Is Empathy In Your Marketing Mix?

By now, you’ve probably seen your fill of new year predictions, each furthering the buzz on AI and machine learning, voice, IoT, wearables, payments, the blockchain and cryptocurrencies … . The list goes on. While each of these trending technologies is compelling in its own right, the reality is they’ll have zero positive impact on the bottom line if a more pressing concern isn’t addressed: customer empathy. 

Empathy is hardly a new concept for marketers but, in recent years, the urgency around innovation has resulted in a slow and steady drift away from this core value. Hungry to build connections in new environments—be they computers, mobile devices, wearables, virtual realities, and so on—marketers have been so quick to embrace new opportunities that the most central questions too often get kicked aside. Questions like: Are we serving our audience? Are we delivering value? Should we even be here right now? 



You can see the long-term effects in poor performance rates, advertising’s bad rap and increasingly marketing-resistant consumers. Brands, feeling the pressure to meet campaign goals, are too often doubling down on bull-in-a-china-shop tactics (like poorly timed interstitials and unwelcome video) or setting prematurely high expectations for The Next Big Thing. And so, the cycle of inefficiency and frustration continues. 

It’s painful to watch so much energy (and budget) expended on marketing misfires, particularly when there is a better—and simpler—solution. Today, the best way to really stand out—to build a real relationship with a consumer—is to demonstrate an understanding of that consumer, their needs and pain points. To that end, here are some questions to consider as you plan for a more empathetic—and successful—new year in marketing.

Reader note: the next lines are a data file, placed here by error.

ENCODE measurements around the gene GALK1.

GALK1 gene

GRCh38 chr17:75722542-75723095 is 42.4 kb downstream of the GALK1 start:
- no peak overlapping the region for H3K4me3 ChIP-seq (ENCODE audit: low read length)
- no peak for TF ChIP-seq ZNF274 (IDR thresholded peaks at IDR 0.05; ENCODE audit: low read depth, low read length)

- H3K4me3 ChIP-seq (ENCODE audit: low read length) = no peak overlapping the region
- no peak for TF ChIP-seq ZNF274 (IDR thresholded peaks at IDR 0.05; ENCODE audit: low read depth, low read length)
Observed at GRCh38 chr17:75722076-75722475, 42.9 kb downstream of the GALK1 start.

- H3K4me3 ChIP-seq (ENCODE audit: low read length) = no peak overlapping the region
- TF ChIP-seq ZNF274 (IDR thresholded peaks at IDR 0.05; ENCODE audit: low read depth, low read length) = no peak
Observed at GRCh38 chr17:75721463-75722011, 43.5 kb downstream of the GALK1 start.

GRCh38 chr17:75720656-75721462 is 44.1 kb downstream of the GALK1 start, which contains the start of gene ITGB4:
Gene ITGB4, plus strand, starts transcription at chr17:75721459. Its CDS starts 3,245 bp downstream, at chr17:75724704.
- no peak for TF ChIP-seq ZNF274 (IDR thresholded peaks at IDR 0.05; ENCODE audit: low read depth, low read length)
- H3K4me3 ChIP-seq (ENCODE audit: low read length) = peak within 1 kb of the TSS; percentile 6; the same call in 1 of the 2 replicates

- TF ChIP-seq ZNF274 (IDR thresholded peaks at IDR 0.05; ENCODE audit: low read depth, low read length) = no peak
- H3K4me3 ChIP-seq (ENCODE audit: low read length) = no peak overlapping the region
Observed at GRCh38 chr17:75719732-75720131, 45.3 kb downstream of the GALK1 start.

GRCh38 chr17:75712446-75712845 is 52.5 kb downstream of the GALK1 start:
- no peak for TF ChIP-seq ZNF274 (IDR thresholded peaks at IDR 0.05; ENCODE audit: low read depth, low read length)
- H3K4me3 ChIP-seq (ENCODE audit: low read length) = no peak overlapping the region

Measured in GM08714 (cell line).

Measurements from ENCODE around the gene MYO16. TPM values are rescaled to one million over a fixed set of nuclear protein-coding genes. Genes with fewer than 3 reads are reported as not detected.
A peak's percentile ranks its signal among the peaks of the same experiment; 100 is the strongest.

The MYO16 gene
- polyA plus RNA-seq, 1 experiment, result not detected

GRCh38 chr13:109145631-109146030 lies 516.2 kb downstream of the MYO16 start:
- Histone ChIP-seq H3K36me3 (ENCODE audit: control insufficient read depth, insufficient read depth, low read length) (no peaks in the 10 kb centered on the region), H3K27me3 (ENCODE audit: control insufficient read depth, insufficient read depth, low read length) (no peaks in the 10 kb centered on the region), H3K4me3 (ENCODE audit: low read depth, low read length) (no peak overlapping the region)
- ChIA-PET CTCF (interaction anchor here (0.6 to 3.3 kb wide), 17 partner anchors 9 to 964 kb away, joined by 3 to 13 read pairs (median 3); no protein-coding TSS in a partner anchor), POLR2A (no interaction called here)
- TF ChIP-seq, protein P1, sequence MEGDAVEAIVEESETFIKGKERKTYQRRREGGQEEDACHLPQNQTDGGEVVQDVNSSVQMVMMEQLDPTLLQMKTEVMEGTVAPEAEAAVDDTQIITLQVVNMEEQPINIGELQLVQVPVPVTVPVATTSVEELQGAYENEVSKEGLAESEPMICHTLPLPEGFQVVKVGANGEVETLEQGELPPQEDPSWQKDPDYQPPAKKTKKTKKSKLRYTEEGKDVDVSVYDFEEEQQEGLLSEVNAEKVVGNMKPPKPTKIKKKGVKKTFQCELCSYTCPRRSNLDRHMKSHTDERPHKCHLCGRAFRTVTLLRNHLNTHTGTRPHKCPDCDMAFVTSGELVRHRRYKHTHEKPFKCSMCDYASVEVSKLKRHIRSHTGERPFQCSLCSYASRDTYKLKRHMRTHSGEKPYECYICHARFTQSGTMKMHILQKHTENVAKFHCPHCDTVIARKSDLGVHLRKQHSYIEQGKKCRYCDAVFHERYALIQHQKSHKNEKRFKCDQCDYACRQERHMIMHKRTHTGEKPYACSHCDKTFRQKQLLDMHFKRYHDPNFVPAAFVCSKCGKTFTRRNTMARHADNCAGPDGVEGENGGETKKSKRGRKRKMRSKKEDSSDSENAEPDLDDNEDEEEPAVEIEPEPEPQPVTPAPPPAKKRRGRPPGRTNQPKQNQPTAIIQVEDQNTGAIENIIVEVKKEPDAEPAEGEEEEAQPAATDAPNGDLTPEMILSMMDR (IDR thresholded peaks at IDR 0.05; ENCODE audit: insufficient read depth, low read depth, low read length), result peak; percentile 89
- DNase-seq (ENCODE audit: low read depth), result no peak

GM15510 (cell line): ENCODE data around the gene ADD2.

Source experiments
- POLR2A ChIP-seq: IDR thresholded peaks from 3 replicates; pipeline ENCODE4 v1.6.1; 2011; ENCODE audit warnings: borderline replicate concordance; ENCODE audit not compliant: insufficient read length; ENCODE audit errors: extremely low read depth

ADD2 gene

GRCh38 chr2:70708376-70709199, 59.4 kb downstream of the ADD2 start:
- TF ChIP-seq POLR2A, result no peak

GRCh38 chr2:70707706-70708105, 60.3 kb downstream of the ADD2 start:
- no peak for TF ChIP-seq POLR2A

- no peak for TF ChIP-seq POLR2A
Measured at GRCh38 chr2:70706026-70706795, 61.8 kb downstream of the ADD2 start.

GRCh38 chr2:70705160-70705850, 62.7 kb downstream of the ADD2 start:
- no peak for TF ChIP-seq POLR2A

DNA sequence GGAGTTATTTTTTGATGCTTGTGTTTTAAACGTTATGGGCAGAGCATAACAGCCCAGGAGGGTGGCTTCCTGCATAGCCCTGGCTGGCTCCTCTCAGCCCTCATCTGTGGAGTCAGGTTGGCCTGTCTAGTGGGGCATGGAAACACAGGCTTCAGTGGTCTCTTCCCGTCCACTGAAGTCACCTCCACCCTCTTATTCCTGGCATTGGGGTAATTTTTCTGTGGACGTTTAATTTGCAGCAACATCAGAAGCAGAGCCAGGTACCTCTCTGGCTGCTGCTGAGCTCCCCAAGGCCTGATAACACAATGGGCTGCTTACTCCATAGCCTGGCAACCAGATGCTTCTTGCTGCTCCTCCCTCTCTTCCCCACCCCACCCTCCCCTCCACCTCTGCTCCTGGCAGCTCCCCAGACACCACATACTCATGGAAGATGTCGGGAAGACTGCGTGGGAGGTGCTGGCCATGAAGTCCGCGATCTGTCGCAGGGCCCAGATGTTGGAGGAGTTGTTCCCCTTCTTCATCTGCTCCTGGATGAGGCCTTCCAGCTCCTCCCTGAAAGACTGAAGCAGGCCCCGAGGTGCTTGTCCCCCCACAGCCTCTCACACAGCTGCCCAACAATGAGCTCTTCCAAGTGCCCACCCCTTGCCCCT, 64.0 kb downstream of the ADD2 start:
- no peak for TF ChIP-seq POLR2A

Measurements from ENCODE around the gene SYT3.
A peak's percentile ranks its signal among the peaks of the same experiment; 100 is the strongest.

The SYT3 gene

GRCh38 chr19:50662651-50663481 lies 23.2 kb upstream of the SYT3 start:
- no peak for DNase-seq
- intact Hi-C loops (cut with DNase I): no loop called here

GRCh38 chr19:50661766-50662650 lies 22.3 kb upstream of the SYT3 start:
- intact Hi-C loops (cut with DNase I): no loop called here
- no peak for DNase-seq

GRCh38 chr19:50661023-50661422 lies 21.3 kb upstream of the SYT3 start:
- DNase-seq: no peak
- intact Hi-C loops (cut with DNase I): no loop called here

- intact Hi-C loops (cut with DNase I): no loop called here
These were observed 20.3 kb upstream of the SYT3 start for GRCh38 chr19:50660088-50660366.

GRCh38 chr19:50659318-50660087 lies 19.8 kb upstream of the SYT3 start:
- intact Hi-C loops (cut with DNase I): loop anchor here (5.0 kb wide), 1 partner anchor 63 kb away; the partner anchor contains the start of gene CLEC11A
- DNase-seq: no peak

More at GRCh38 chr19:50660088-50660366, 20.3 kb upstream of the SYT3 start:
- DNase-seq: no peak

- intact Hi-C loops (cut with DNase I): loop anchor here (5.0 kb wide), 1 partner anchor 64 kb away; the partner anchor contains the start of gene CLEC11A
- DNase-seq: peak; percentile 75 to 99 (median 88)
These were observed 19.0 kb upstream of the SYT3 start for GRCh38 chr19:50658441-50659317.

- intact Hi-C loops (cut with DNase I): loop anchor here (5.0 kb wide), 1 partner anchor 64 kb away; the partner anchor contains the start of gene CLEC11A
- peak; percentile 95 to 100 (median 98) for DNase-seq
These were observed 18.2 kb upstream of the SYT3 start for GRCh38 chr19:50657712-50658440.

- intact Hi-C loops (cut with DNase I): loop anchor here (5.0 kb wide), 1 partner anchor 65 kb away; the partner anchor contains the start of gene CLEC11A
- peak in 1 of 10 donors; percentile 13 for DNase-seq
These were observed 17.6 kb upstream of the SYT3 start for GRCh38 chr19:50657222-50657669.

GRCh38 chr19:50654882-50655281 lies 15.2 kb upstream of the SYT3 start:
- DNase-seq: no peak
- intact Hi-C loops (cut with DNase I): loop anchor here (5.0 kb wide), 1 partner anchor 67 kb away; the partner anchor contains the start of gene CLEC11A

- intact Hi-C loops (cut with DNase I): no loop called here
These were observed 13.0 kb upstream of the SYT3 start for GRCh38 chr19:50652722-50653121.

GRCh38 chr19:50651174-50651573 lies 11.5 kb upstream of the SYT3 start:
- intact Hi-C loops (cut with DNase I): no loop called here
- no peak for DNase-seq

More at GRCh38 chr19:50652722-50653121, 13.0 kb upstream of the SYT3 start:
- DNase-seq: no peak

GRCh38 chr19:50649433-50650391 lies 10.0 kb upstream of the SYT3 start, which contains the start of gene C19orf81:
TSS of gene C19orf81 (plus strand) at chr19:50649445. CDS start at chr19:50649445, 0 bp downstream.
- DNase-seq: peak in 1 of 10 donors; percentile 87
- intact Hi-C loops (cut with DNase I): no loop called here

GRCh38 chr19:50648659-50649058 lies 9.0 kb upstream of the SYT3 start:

1. What drives your data?

These days, it’s rare to find a marketer that doesn’t have a “data-driven” strategy, but that alone doesn’t guarantee success. You need to consider what is driving data. Typically, it’s been targeting efficiency; the ability to hone in on more precisely qualifying demographics and online behavior has been a game changer for marketers. But, as it became easier to find the “optimal” consumer, the consumer experience evolved in a way that posed a different challenge.

To time and craft messaging appropriately to the always-on, always-accessible consumer, you also need context into their current experience. Are they commuting? Are they at a bar? Unwinding? In a rush? Without insight into the consumer’s current mindset—and an understanding of the corresponding receptivity—you miss a critical opportunity to demonstrate a higher level of empathy.

2. How strong is your creative? 

Is your creative good? Really, really good? Because, if not, you’ve lost the game before it even begins. To deliver meaningful and positive experiences for your audience—if you want to deliver on empathy—then you must make sure that the time your audience has generously allocated to visually or physically engage with an impression is time well spent. This doesn’t mean you need to create a fully immersive 4D experience with smell-o-vision. Sometimes a solid tagline is the most efficient and effective way to connect with your audience. 

3. Is your transparency see-through?

The internet is an increasingly tangled web and, with much dubious information, perplexing algorithms and undisclosed influencer relationships, consumers are constantly challenged to sort through truth and fiction. This makes it more difficult to foster trust between brands and consumers, which is why transparency is so essential to empathy. By being upfront with consumers about pricing, product design, marketing strategy, data collection, and so on, you can relieve some of the strain and suspicion that undermines trust. 

It may be tempting to reach for the loudest megaphone or the biggest billboard—especially when your competitors are investing in their own high-pitched noise and hoodwinked marketing—but the cost of competing in an arena of extreme, disruptive and questionable marketing is significant when consumers start to notice they’ve been left out of the equation.

No amount of innovation—the smartest home, most clever voice or the fastest-learning machines—can offer a sustainable advantage if a marketer’s efforts are not centered on the consumer’s needs. If you want to shake things up this year, in a positive way, then you ought to prioritize empathy into your marketing mix.

Next story loading loading..

Discover Our Publications